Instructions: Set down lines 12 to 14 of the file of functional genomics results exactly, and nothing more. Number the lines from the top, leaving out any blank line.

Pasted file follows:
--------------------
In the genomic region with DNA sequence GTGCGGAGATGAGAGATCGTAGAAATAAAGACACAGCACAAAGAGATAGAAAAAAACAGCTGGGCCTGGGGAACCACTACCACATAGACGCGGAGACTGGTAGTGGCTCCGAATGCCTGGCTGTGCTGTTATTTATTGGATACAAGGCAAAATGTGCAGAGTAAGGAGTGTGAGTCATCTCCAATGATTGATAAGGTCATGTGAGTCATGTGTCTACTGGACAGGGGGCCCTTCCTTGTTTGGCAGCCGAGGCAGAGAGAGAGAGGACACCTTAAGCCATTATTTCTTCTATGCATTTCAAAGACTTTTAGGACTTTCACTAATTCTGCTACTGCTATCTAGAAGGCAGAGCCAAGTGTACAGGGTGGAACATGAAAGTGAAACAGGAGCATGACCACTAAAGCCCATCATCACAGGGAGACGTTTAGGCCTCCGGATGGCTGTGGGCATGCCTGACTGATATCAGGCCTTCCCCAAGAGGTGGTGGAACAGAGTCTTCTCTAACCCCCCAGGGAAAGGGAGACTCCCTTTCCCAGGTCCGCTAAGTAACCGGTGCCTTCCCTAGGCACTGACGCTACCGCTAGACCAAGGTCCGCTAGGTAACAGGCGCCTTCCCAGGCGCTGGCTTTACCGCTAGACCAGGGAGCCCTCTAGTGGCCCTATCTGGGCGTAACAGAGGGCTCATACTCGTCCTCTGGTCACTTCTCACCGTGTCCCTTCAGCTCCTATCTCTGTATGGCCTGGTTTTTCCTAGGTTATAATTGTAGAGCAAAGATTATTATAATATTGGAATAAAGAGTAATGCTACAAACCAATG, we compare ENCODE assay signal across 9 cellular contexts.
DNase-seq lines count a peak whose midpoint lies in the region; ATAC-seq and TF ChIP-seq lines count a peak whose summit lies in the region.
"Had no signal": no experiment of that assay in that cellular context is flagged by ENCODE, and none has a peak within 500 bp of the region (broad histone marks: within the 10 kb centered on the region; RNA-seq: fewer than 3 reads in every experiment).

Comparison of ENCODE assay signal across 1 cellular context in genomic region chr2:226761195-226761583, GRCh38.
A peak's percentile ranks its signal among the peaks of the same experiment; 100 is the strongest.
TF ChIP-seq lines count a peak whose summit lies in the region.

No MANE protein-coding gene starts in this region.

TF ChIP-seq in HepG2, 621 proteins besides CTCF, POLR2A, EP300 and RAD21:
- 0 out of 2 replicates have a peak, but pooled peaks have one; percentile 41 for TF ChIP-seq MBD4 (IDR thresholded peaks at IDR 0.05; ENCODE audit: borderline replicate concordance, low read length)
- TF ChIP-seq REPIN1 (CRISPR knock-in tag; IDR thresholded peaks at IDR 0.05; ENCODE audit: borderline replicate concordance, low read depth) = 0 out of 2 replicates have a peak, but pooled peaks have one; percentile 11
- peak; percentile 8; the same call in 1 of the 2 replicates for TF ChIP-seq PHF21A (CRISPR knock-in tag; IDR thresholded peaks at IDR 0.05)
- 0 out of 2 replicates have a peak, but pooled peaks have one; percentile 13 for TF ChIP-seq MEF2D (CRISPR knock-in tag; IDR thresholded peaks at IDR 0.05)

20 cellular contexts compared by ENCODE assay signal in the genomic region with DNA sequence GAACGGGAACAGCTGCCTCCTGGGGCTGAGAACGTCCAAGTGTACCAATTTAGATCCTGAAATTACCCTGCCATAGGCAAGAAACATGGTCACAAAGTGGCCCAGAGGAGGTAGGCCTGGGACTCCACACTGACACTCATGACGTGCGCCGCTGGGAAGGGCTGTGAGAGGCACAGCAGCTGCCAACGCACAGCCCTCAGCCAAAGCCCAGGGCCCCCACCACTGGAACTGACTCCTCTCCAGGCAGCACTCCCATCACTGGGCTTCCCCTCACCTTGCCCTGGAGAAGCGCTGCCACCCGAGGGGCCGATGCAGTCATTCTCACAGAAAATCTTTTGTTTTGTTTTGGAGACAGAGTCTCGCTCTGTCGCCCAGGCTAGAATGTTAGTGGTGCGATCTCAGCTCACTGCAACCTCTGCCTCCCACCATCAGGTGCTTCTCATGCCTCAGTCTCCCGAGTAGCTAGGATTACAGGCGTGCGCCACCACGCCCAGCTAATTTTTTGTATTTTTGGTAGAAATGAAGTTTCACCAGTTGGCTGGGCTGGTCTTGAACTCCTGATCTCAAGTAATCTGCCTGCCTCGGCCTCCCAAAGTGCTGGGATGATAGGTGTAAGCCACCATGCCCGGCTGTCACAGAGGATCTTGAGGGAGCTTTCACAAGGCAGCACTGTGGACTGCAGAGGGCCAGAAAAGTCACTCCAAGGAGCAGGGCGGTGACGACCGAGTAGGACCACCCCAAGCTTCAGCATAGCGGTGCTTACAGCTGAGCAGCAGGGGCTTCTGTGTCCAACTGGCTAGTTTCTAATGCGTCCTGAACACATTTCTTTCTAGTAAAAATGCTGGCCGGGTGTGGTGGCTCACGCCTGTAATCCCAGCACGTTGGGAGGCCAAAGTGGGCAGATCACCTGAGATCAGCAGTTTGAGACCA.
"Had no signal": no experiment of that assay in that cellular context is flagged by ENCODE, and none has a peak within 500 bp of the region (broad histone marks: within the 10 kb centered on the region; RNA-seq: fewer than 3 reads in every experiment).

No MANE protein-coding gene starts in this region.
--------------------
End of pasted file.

- 0 out of 2 replicates have a peak, but pooled peaks have one; percentile 13 for TF ChIP-seq MEF2D (CRISPR knock-in tag; IDR thresholded peaks at IDR 0.05)

20 cellular contexts compared by ENCODE assay signal in the genomic region with DNA sequence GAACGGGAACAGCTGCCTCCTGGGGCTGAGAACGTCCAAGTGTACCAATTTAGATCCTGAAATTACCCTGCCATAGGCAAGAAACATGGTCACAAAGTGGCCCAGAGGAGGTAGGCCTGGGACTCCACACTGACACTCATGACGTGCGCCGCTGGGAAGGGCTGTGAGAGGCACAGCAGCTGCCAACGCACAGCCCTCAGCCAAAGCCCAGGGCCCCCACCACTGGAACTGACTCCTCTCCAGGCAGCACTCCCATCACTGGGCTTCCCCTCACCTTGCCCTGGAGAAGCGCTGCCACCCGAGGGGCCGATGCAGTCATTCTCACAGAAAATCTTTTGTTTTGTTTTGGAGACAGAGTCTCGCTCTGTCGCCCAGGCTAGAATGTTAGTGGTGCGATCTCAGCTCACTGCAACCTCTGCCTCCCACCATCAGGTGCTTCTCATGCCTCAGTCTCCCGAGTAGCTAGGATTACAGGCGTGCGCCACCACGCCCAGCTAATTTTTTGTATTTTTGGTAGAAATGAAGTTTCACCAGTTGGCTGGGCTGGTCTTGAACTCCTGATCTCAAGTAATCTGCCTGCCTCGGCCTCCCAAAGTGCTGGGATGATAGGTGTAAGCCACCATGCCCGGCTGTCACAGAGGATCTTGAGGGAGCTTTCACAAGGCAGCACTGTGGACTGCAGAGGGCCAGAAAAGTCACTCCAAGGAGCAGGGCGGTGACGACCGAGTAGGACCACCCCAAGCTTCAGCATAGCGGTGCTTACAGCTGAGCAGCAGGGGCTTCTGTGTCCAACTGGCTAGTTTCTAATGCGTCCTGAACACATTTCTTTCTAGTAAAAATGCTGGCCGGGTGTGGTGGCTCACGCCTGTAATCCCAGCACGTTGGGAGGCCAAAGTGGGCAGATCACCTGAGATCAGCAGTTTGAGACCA.
"Had no signal": no experiment of that assay in that cellular context is flagged by ENCODE, and none has a peak within 500 bp of the region (broad histone marks: within the 10 kb centered on the region; RNA-seq: fewer than 3 reads in every experiment).